Thursday, August 31, 2006

272. Guns, Death, Politics & Murder

Steven Spielberg's film "Munich" has finally arrived at the DVD rentals in Japan. Spielberg has been labelled a "self-hating Jew" by the usual suspects for exploring the moral ambiguities of an assassination campaign.

Meanwhile, now and not 30 years ago, on the West Bank:

"Palestine has been so reduced and so humiliated that it is now a country where the Occupying force can walk into a main city at nightfall, can walk down the main street of that city and kill a man and then walk away again as if that is a damn right of theirs and no one is going to blink an eye at it.

"It is not their damn right to come and terrorize the people of a city night after night after night on some hyped up 'security' reason! This is no human being's right.

"I have been accused of not understanding how people are feeling on the other side of the Wall. People have written to me 'You don't know what it is like to be driving behind a bus when it explodes' and I say this is true. But I do know what it is like to see fifteen thugs walk down a main street of a city at nightfall and murder in cold-blood outside a family restaurant and then walk away again.

"I call that the worst kind of terror."

This is an eyewitness report. These targeted assassinations continue to happen on a regular basis. How long will it take before the Israelis understand they can't just stroll around and murder Arabs (subhumans) with impunity? They were surprised and indignant when Hizbullah fought back in August and killed about 120 Israeli soldiers. I am sorry for the young men who died but I can't find it in my heart to blame Hizbullah for resisting. They were fighting for control of their own towns and villages. Israeli troops invaded Lebanon, not the other way around. The home team wasn't doing anything wrong by fighting back and defending their own territory. In fact, good for them.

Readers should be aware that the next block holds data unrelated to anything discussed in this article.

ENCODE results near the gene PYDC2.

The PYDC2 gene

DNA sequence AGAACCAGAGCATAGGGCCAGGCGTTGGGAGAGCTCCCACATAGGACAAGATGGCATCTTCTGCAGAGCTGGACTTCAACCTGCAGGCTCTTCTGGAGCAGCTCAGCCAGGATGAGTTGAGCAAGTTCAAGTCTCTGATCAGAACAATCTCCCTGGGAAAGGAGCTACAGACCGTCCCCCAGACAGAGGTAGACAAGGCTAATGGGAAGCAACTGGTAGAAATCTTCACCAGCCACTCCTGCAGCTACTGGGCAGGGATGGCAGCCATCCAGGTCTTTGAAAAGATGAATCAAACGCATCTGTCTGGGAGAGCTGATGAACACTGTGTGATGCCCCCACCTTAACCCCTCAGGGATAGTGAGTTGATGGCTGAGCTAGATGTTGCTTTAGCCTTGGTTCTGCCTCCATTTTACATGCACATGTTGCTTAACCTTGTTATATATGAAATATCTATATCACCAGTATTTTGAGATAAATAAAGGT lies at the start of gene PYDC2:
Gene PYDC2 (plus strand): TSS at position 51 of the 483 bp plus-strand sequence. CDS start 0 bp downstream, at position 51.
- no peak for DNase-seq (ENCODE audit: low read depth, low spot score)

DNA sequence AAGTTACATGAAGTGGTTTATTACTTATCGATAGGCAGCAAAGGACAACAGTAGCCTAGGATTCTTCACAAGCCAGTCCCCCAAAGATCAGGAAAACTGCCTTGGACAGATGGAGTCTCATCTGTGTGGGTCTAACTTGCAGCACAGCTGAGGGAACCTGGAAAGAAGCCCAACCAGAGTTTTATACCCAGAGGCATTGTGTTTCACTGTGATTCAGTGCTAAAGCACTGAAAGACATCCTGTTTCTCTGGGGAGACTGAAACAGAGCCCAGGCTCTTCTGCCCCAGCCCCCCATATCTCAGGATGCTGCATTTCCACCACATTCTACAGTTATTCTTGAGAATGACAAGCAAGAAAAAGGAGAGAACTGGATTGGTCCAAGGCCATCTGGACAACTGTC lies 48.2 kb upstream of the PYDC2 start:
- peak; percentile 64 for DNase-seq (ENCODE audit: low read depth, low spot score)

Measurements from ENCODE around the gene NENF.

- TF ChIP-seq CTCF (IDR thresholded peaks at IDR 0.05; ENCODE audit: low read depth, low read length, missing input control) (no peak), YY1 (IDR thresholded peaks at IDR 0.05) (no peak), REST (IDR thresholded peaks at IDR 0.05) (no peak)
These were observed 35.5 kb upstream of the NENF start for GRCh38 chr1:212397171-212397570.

Friday, August 25, 2006

271. Elephants

Elephants cavorting
on the floor
could drive other dancers
to the door
because, perhaps,
they are somewhat large,
slightly larger, in fact,
than most Americans:
with delicate tact
they try not to barge
and step upon your toes.
God knows
you’d remember that
(a foot mashed flat)
as they politely strain
to stay with the beat
in spite of the pain
and pulsating heat
and not very much
in the way of feet.

Casual reporting
the serious strands
of elephant thought:
their love of books
their modest demands.